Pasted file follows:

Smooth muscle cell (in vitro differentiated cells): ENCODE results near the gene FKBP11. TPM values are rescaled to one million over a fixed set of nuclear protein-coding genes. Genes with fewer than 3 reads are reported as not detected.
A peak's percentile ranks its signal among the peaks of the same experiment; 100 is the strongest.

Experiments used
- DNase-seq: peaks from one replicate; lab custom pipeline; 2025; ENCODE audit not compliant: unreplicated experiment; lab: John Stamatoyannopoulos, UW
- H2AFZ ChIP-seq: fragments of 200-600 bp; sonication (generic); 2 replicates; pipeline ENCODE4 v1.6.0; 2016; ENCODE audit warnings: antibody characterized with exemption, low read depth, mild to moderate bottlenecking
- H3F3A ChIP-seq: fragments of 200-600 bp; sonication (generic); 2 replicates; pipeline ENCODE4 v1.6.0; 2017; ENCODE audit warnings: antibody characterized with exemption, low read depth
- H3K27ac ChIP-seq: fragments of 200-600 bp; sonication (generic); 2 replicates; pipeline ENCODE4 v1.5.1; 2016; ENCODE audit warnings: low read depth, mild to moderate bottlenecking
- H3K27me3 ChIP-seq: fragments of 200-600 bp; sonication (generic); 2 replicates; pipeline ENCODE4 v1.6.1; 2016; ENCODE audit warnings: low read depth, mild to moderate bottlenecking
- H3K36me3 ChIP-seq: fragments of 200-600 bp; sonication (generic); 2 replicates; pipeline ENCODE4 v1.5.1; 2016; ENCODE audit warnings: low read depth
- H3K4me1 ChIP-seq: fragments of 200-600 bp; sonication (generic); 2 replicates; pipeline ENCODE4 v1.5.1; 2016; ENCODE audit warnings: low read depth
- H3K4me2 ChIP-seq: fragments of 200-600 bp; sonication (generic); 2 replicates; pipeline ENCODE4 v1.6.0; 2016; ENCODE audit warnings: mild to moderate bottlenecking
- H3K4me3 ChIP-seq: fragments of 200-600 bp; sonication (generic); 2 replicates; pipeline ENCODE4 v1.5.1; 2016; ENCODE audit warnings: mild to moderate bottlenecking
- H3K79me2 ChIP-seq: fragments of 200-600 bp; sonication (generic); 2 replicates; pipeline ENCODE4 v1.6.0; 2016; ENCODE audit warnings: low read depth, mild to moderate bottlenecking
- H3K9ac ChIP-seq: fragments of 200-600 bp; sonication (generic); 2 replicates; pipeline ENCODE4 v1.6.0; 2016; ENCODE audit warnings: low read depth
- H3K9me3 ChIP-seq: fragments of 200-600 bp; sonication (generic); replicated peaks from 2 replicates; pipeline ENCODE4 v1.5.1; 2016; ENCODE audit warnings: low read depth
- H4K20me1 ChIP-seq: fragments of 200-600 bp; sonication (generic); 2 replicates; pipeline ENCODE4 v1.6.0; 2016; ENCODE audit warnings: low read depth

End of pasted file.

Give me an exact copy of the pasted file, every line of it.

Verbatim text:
Smooth muscle cell (in vitro differentiated cells): ENCODE results near the gene FKBP11. TPM values are rescaled to one million over a fixed set of nuclear protein-coding genes. Genes with fewer than 3 reads are reported as not detected.
A peak's percentile ranks its signal among the peaks of the same experiment; 100 is the strongest.

Experiments used
- DNase-seq: peaks from one replicate; lab custom pipeline; 2025; ENCODE audit not compliant: unreplicated experiment; lab: John Stamatoyannopoulos, UW
- H2AFZ ChIP-seq: fragments of 200-600 bp; sonication (generic); 2 replicates; pipeline ENCODE4 v1.6.0; 2016; ENCODE audit warnings: antibody characterized with exemption, low read depth, mild to moderate bottlenecking
- H3F3A ChIP-seq: fragments of 200-600 bp; sonication (generic); 2 replicates; pipeline ENCODE4 v1.6.0; 2017; ENCODE audit warnings: antibody characterized with exemption, low read depth
- H3K27ac ChIP-seq: fragments of 200-600 bp; sonication (generic); 2 replicates; pipeline ENCODE4 v1.5.1; 2016; ENCODE audit warnings: low read depth, mild to moderate bottlenecking
- H3K27me3 ChIP-seq: fragments of 200-600 bp; sonication (generic); 2 replicates; pipeline ENCODE4 v1.6.1; 2016; ENCODE audit warnings: low read depth, mild to moderate bottlenecking
- H3K36me3 ChIP-seq: fragments of 200-600 bp; sonication (generic); 2 replicates; pipeline ENCODE4 v1.5.1; 2016; ENCODE audit warnings: low read depth
- H3K4me1 ChIP-seq: fragments of 200-600 bp; sonication (generic); 2 replicates; pipeline ENCODE4 v1.5.1; 2016; ENCODE audit warnings: low read depth
- H3K4me2 ChIP-seq: fragments of 200-600 bp; sonication (generic); 2 replicates; pipeline ENCODE4 v1.6.0; 2016; ENCODE audit warnings: mild to moderate bottlenecking
- H3K4me3 ChIP-seq: fragments of 200-600 bp; sonication (generic); 2 replicates; pipeline ENCODE4 v1.5.1; 2016; ENCODE audit warnings: mild to moderate bottlenecking
- H3K79me2 ChIP-seq: fragments of 200-600 bp; sonication (generic); 2 replicates; pipeline ENCODE4 v1.6.0; 2016; ENCODE audit warnings: low read depth, mild to moderate bottlenecking
- H3K9ac ChIP-seq: fragments of 200-600 bp; sonication (generic); 2 replicates; pipeline ENCODE4 v1.6.0; 2016; ENCODE audit warnings: low read depth
- H3K9me3 ChIP-seq: fragments of 200-600 bp; sonication (generic); replicated peaks from 2 replicates; pipeline ENCODE4 v1.5.1; 2016; ENCODE audit warnings: low read depth
- H4K20me1 ChIP-seq: fragments of 200-600 bp; sonication (generic); 2 replicates; pipeline ENCODE4 v1.6.0; 2016; ENCODE audit warnings: low read depth